As Boris Johnson and chancellor Sunak receive police fines for Covid law-breaking, Trevor Fisher wonders if Labour can capitalise
At the start of 2022, optimism that Boris Johnson could be removed and the Tories follow him through the exit door was widespread. Partygate and the recent police fines finally exposed the Tory high command as having the contempt for ordinary people Labour had always believed. Opinion polls at long last put Labour ahead. Since the May elections, however, the climate has been less favourable, with Labour failing to make significant gains, while hopes that Johnson would be removed by Tory MPs – who only act when their seats are threatened – have declined.
Whether Johnson will be forced out the exit door will depend partly on the local election results, the struggle in Ukraine, and other unpredictable issues. Logically, Johnson should be feeling a cold wind, with the massive incompetence and greed of his government’s handling of the Covid crisis enough to push him into retirement. But support for the Tories is never based on their actual behaviour. Labour is habitually over-optimistic. Relying on the Fabian theory of the “inevitability of gradualness”, assumptions that “history is on our side” have clouded the reality. As I have pointed out, only three Labour Leaders have ever won a working majority in Parliament: Attlee, Wilson, and Blair. And Labour has a tendency to shoot itself in the foot.
This may be about to happen again over parliamentary selections. With Jeremy Corbyn suspended from the parliamentary party, and an ex-MP said to be lined up to stand in his Islington seat, it is clear that he is unlikely to be allowed to be selected. It is impossible to find out what his intentions are, and he might retire – but he is still active. If he is blocked from standing for Labour he can stand in his own right – the ability of independents to stand and split the vote is one of the problems with the multi-party Progressive Alliance campaign. A high-profile divisive campaign could lose Labour the seat.
This could be repeated elsewhere. While the dozen or so left MPs who were to appear at an anti-war rally over Ukraine pulled out on being threatened with having the whip withdrawn, this did not make for good relations and, while they can stand for reselection, there may be attempts to deselect. (Some may even retire – John McDonnell and Diane Abbott are over the pensionable age.) Even without such moves, pressure to form a pure socialist party is considerable. It should be resisted. Labour will need every vote at the next election – and union money. Unite is said to be considering de-affiliation. It would be a disaster.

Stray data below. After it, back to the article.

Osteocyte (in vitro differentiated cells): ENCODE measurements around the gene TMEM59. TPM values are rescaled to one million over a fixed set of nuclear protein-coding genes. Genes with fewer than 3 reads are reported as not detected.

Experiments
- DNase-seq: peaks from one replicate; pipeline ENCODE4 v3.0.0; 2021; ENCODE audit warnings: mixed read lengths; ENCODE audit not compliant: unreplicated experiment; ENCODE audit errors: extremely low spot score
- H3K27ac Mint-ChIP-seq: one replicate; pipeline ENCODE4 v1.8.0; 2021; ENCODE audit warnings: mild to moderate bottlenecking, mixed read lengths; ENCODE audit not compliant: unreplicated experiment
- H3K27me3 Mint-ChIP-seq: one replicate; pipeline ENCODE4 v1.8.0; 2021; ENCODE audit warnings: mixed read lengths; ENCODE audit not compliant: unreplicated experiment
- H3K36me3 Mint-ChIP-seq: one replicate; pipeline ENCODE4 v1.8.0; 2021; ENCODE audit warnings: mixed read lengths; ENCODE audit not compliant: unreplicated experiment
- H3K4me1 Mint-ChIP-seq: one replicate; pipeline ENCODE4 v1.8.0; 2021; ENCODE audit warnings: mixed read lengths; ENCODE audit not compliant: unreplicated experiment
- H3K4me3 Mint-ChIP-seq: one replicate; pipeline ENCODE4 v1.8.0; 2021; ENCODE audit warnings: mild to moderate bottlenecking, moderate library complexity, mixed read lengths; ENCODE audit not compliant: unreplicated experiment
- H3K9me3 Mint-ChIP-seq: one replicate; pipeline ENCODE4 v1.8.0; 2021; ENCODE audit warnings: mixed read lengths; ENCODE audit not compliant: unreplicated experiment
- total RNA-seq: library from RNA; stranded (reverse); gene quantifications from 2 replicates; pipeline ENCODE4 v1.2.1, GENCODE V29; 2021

But holding the party together requires a common agenda. Not only is this not obvious and what Starmer Labour stands for obscure, the strategy of the leadership is problematic. The heart of planning seems to be the obsession with the old industrial areas that make up the ‘Red Wall’ seats. As Starmer said in his campaign to be leader, “never lose sight of the votes ‘lent’ to the Tories in 2019”. These votes are important, but not critical – the voters who went to the SNP in 2015 are just as important. Appointing Deborah Mattinson to oversee strategy was an error. Her 2020 book claimed the Red Wall seats were “why Labour lost”. The first problem is that this is untrue. Labour held those seats in 2010, 2015 and 2017 and lost all three elections. Secondly, the Red Wall seats are Brexit, and have fallen for the ‘levelling up’ propaganda of the Tories. Labour cannot be a Brexit party, and needs a very different ‘levelling up’ agenda to the Tories. As Andy Burnham has said, Labour must not pit towns against cities. This is a real danger. There is much else wrong with Mattinson’s book. She excludes anyone not in their mid-30s from her focus groups – but she is right about the urban split. Of her sample, only 3% live in major cities, two thirds in towns, and 17% in villages. Staffordshire, where I live, is not just Stoke, but fits this pattern perfectly. It is classic Red Wall territory and every seat is now Tory.
Labour cannot be solely the party of the metropolitan areas and must seek to be the party of community in all areas, but to embrace the agenda promoted by Nigel Farage would lose progressive support. A strategy which focuses on Red Wall voters and neglects metropolitan voters risks losing more progressive voters than ever. Blair neglected the industrial working class to win metropolitan votes. Starmer should not simply put that policy in reverse. The future has to be a broad appeal.
If Labour prioritises winning back Red Wall voters, its appeal to its existing voters will be weakened. Labour has many strategic issues to confront – and cannot rely on Boris Johnson disappearing to provide the solution.